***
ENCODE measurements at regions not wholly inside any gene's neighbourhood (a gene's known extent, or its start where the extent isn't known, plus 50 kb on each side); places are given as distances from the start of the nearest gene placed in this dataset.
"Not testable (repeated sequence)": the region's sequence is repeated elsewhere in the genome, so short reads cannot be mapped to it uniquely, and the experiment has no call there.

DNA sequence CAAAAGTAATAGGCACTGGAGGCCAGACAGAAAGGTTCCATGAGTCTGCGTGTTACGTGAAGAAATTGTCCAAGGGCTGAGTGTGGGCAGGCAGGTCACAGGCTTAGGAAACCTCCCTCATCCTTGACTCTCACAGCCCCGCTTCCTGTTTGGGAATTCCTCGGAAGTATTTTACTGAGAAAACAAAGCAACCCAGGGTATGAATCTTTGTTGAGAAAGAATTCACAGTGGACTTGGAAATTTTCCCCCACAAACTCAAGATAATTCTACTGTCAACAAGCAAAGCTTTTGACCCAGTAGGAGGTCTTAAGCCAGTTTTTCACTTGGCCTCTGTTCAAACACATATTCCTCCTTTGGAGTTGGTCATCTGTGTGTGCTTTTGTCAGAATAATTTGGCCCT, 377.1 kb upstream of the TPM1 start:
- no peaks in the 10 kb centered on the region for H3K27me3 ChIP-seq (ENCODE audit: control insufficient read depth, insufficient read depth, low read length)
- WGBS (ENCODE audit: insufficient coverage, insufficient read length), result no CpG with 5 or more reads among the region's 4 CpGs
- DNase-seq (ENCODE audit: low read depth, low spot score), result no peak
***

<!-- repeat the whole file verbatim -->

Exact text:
ENCODE measurements at regions not wholly inside any gene's neighbourhood (a gene's known extent, or its start where the extent isn't known, plus 50 kb on each side); places are given as distances from the start of the nearest gene placed in this dataset.
"Not testable (repeated sequence)": the region's sequence is repeated elsewhere in the genome, so short reads cannot be mapped to it uniquely, and the experiment has no call there.

DNA sequence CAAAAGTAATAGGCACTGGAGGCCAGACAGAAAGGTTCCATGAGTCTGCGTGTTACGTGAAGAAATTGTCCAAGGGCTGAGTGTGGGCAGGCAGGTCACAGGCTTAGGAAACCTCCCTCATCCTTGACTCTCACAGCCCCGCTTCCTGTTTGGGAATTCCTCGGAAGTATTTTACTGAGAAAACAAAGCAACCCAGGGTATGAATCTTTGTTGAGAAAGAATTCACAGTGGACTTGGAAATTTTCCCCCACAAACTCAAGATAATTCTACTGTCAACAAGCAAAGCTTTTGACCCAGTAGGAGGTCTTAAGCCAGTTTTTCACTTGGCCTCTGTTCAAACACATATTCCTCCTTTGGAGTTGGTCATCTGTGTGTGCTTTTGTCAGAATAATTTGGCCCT, 377.1 kb upstream of the TPM1 start:
- no peaks in the 10 kb centered on the region for H3K27me3 ChIP-seq (ENCODE audit: control insufficient read depth, insufficient read depth, low read length)
- WGBS (ENCODE audit: insufficient coverage, insufficient read length), result no CpG with 5 or more reads among the region's 4 CpGs
- DNase-seq (ENCODE audit: low read depth, low spot score), result no peak